Equatorial Ridge

Equatorial ridges are a feature of at least three of Saturn's moons: the large moon Iapetus and the tiny moons Atlas and Pan. They are ridges that follow closely the moon's equator. They appear to be unique to the Saturnian system, but it is uncertain whether the occurrences are related or a coincidence. All three were discovered by the Cassini probe in 2005.

The ridge on Iapetus is nearly 20 km wide, 13 km high and 1,300 km long. The ridge on Atlas is proportionally even more remarkable given the moon's much smaller size, and distorts the moon's shape into an odd, UFO-like appearance. Images of Pan are less clear, but show a structure similar to that of Atlas.

It is not certain how these ridges formed, or whether there is any connection between them. Because Atlas and Pan orbit within the rings of Saturn, a likely explanation for their ridges is that they sweep up ring particles as they orbit, which build up around their equators. This theory is less applicable to Iapetus, which orbits far beyond the rings. One scientist has suggested that Iapetus swept up a ring before being somehow expelled to its current, distant orbit. Others think it was stationary and it is the rings that have been pulled away from it, falling into Saturn's gravity field. But most scientists prefer to assume that Iapetus's ridge was produced by some kind of internal source and is unrelated to the ridges on Atlas and Pan.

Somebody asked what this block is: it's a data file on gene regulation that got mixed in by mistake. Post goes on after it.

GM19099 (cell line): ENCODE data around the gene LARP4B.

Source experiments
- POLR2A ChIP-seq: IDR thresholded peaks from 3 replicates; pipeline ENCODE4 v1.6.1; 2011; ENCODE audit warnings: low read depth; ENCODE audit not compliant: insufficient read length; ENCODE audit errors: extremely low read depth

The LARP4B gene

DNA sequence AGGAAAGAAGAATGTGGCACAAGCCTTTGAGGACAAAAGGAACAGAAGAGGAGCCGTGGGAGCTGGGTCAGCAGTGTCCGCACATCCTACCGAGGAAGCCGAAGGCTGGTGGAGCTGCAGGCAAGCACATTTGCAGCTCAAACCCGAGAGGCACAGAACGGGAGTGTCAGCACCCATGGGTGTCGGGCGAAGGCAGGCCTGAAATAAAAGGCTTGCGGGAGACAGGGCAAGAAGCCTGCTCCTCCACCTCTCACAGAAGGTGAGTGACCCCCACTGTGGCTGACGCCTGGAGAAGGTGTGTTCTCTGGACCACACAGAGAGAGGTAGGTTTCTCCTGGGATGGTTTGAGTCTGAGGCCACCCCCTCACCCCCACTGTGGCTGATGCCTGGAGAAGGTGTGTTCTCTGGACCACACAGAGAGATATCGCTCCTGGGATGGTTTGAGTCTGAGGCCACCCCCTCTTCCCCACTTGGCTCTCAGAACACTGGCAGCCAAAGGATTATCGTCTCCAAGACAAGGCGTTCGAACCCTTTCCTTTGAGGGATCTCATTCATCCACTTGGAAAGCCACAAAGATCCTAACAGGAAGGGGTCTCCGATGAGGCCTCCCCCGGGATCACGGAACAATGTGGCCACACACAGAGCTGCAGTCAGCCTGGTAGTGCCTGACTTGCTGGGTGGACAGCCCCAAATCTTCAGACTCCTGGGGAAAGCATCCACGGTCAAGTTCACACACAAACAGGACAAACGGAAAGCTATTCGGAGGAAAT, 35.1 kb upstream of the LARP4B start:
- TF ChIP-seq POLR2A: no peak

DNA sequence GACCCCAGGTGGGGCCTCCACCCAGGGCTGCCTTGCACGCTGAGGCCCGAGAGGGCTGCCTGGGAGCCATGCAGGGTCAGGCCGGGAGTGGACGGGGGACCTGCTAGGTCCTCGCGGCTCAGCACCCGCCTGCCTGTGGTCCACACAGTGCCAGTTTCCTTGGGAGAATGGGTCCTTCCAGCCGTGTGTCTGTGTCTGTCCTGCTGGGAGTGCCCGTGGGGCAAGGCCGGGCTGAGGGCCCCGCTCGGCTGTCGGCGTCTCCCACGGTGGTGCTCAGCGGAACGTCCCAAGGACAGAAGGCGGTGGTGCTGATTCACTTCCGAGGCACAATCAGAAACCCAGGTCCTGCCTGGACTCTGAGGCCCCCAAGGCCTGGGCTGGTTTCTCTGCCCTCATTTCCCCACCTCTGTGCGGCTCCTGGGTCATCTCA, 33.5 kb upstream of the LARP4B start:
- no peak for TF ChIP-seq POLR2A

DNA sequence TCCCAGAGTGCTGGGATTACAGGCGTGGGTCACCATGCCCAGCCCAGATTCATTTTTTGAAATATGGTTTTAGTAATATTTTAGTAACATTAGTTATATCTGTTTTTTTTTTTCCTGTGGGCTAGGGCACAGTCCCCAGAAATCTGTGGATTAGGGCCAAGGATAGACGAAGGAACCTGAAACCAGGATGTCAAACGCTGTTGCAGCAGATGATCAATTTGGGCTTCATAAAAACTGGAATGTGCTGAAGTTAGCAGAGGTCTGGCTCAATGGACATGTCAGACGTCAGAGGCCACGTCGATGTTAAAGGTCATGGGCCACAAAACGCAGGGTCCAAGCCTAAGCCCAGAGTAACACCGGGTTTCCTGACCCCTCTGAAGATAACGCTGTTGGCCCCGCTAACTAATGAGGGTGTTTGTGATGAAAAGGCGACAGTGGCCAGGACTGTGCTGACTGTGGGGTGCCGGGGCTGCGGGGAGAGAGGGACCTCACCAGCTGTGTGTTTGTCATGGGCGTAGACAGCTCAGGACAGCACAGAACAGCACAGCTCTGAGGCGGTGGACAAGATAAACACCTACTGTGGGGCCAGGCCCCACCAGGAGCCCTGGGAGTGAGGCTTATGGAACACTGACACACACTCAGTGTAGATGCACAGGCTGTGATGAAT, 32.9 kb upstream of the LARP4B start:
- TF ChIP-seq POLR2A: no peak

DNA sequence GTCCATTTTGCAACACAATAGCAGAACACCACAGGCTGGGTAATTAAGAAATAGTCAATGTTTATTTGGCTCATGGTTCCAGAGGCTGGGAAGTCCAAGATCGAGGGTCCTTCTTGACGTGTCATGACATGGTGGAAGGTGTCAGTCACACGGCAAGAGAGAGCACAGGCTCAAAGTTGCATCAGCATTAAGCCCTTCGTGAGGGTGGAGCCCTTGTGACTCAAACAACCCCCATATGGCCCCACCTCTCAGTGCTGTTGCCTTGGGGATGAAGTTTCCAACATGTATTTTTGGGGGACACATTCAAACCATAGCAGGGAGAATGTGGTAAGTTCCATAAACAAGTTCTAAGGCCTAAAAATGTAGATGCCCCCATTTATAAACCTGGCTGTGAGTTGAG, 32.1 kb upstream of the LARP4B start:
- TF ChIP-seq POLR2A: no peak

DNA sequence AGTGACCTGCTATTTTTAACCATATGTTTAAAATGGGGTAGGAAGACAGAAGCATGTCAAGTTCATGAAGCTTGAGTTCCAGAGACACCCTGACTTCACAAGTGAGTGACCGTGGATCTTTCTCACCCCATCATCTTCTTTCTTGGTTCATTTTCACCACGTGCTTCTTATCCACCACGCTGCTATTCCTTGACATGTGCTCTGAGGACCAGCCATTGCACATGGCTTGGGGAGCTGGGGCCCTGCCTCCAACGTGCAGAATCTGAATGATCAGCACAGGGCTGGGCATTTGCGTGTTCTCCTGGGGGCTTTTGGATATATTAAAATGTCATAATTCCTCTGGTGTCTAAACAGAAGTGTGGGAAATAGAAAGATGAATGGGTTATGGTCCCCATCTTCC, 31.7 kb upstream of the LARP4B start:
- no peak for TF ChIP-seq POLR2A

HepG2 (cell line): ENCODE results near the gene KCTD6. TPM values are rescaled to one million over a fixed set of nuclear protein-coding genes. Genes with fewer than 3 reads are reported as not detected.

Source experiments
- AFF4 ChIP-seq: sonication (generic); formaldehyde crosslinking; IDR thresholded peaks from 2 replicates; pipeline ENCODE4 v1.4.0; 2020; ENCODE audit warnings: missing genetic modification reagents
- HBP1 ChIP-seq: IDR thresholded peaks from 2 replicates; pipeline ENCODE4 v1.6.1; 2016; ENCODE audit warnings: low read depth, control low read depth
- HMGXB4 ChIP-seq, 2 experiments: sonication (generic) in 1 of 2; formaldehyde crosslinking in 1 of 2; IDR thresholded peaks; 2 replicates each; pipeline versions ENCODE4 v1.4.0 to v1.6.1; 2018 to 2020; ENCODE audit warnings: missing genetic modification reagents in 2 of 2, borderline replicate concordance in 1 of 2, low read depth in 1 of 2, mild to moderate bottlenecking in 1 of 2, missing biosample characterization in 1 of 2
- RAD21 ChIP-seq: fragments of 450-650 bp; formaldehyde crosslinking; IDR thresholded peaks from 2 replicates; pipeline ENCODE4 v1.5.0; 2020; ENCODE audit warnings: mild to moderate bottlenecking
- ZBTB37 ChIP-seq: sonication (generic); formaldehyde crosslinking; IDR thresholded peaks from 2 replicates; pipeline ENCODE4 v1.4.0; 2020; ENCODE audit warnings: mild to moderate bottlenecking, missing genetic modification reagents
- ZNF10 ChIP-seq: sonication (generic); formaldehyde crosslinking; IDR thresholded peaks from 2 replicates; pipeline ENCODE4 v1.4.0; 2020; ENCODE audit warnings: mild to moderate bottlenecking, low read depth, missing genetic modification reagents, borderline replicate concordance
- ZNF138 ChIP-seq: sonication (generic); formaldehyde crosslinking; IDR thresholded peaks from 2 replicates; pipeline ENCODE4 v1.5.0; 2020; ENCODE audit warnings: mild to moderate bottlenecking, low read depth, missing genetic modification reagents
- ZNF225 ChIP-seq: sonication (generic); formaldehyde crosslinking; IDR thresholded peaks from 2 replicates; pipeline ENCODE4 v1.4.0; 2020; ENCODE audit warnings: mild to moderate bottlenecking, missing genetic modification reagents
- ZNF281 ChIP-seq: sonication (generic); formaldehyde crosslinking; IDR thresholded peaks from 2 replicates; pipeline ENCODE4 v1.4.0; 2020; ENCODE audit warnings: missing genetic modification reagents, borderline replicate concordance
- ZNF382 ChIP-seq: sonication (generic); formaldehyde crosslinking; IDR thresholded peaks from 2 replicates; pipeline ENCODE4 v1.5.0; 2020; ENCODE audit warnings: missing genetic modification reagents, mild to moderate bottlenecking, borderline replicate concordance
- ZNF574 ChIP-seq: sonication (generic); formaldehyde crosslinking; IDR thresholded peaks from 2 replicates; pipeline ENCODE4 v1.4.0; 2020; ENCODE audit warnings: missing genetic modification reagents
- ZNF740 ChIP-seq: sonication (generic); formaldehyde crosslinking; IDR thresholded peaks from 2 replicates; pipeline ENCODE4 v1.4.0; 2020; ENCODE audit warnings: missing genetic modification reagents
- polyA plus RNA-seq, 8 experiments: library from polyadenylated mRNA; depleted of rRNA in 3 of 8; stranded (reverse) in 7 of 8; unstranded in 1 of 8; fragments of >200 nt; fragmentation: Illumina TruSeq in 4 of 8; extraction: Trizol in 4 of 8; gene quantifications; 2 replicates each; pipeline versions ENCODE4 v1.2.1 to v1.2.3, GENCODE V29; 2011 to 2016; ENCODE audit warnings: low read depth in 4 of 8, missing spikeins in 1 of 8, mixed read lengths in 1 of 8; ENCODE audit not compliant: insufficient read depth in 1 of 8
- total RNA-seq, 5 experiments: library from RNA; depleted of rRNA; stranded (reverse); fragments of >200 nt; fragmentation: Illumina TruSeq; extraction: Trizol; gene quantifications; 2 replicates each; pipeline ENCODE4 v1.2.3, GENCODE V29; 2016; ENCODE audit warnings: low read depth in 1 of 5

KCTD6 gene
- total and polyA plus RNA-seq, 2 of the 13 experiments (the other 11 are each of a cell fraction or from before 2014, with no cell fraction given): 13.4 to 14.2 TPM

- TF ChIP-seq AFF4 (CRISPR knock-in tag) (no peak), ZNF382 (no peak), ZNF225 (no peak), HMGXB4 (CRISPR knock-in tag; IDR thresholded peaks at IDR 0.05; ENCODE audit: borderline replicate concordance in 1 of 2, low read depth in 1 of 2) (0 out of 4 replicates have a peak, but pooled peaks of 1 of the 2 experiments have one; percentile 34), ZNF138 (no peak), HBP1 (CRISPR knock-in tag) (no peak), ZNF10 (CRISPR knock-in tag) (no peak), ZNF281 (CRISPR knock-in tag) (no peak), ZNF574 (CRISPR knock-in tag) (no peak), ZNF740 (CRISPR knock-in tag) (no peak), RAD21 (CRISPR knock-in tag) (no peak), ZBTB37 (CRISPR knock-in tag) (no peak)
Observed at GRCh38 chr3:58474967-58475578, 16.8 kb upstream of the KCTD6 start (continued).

Other articles related to "equatorial ridge, ridge, ridges":

Iapetus (moon) - Physical Characteristics - Equatorial Ridge
... A further mystery of Iapetus is the equatorial ridge that runs along the center of Cassini Regio, about 1,300 km long, 20 km wide, 13 km high ... Peaks in the ridge rise more than 20 km above the surrounding plains, making them some of the tallest mountains in the Solar System ... The ridge forms a complex system including isolated peaks, segments of more than 200 km and sections with three near parallel ridges ...

Famous quotes containing the word ridge:

    All sound heard at the greatest possible distance produces one and the same effect, a vibration of the universal lyre, just as the intervening atmosphere makes a distant ridge of earth interesting to our eyes by the azure tint it imparts to it.
    Henry David Thoreau (1817–1862)